Djojo on the Corner

Benedict Anderson

  • After the Fact: Two Countries, Four Decades, One Anthropologist by Clifford Geertz
    Harvard, 198 pp, £17.95, April 1995, ISBN 0 674 00871 5

More than almost all of its sister disciplines, anthropology in the modern sense has been – until very recently – linked to global imperial power. The big intra-European states of the late 19th and early 20th centuries had their famous sociologists, economists, historians, linguists, philosophers and literary theorists, but only the global powers – Britain, France and the United States – produced the (figurative) ‘big men’ of anthropology who are still read seriously today. One can think of their production as coming in three distinct waves. The first generation came to maturity in the palmy days before the Great War, when the empires were assuming their final consolidated form, and colonialism seemed unchallengeable: in the long decade of 1872-84 were born Marcel Mauss (1872), Alfred Kroeber (1876), A.R. Radcliffe-Brown (1881), and Bronislaw Malinowski (1884), with Ruth Benedict (1887) at the tail end. The second generation were born in the decade 1901-11: Margaret Mead (1901), Edward Evans-Pritchard (1902), Claude Lévi-Strauss (1908), Edmund Leach (1910), Louis Dumont and Max Gluckman (1911). They were formed in the age of Hitler and Stalin, and, in the cases of France and Britain, of impending imperial decline. The last generation came to adulthood during World War Two, and made their careers during the Cold War, the zenith of American intercontinental power, when dying colonialisms were replaced by a vast congeries of ‘new nations’. Thus, between 1919 and 1930 were born the modern – one might also say pre-Post-Modern – masters: Jack Goody (1919), Victor Turner (1920), Mary Douglas (1921), and Marshall Sahlins (1930). Right in the middle came Clifford Geertz, who was born in San Francisco in 1926. In the quarter-century between 1960, when he published his masterly The Religion of Java, and the middle Eighties, he was, after Lévi-Strauss, the most widely-known and influential anthropologist around. After the Fact, a collection of his recent Jerusalem-Harvard lectures, is, as indicated by its subtitle, an informal, if personally reticent, retrospective on a remarkable career, and on the worlds that shaped its characteristic contours.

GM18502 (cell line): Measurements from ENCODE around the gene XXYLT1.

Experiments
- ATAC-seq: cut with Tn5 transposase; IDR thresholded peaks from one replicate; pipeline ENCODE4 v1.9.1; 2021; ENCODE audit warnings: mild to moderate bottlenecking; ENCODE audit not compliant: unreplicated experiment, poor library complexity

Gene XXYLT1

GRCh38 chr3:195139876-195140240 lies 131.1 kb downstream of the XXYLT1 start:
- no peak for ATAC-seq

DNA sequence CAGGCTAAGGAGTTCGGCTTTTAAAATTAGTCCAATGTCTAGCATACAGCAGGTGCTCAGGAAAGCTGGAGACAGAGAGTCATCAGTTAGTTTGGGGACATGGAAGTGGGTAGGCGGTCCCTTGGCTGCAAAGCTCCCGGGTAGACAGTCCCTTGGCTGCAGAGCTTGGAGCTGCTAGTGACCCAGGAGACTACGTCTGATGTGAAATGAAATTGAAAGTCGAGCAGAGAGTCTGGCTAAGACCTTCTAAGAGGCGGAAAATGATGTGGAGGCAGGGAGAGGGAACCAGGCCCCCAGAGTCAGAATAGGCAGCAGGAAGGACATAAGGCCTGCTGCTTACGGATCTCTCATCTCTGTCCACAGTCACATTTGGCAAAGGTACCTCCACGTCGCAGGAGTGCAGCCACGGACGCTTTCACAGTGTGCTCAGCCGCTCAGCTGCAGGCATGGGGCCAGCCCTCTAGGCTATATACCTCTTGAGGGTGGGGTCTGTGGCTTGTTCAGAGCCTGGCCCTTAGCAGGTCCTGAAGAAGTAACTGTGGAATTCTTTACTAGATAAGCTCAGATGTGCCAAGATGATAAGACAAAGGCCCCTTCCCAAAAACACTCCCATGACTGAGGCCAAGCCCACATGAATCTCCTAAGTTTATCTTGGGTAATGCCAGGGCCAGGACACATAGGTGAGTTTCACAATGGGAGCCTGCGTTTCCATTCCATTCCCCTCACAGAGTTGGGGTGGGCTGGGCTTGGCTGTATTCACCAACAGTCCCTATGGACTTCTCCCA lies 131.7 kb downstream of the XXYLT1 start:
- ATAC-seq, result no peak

After teenage wartime service in the American Navy, Geertz went back to school at Antioch College, where he majored in philosophy and English. On graduation, following the advice of Margaret Mead among others, he enrolled for his doctorate at Harvard’s newly-formed, idiosyncratic Department of Social Relations, ruled by the conservative neo-Weberian social theorist Talcott Parsons. Guided by the sweet motto, ‘Toward a Common Language for the Areas of the Social Sciences’, the department attempted to incorporate as an integrated field of study the disciplines of sociology, social psychology, clinical psychology and anthropology. The resident grand maître in anthropology was Clyde Kluckhohn, who, in a manner characteristic of early Cold War imperial America, presided over two huge research projects. One was the comparative study of values in five adjacent, mostly colonised, cultures in the North American South-West. The other was the Russian Research Center, which, Geertz wryly recalls, employed ‘social scientific techniques (refugee interviewing, content analysis) in an effort to penetrate, and foil, Soviet intentions.’

Grandiose and expensive co-operative research projects being the Harvard thing, Geertz and his then wife Hildred found themselves recruited into a nine-person team heading off to study Indonesia, a country which had only just won its independence after a bitter four-year war against its Dutch colonial masters, and of which Geertz ruefully notes he knew little more than the geographical location. Over the next decades, Geertz did the remarkable fieldwork in Java and Bali which produced the five major books on which his long-term reputation rests: The Religion of Java (1960), Pedlars and Princes (1963), Agricultural Involution (1963), The Social History of an Indonesian Town (1965), and Negara (1980). This profusion led to a meteoric academic ascent to a full professorship, at the age of 38 and after only five years teaching, at the University of Chicago, then the most prestigious centre for anthropological studies in the United States. But Geertz’s arrival at Chicago did not occur through conventional disciplinary channels: he was initially recruited and financed by a typically grandiose Kennedy-era operation called the Committee for the Comparative Study of New Nations, organised by the Parsons-derived sociologist Edward Shils and the political scientist David Apter. Geertz quotes from Shils’s amusingly unself-conscious, Cold War-imperial foundational essay:

The categories we employ are the same as the ones we employ in our studies of our own societies, and they postulate the fundamental affinities of all human beings. Their persistent application in research and the diffusion of the results of research into the circles of influential opinion, will, it is hoped, further the process through which that sense of affinity, necessary for constructive policy, is nurtured. Our undertaking does not, however, intend to attain these moral effects through preaching, exhortation or manipulation. We seek to do it through enlightenment. Our chosen instrument of enlightenment is systematic research, conducted under the auspices of the best traditions of contemporary social science.

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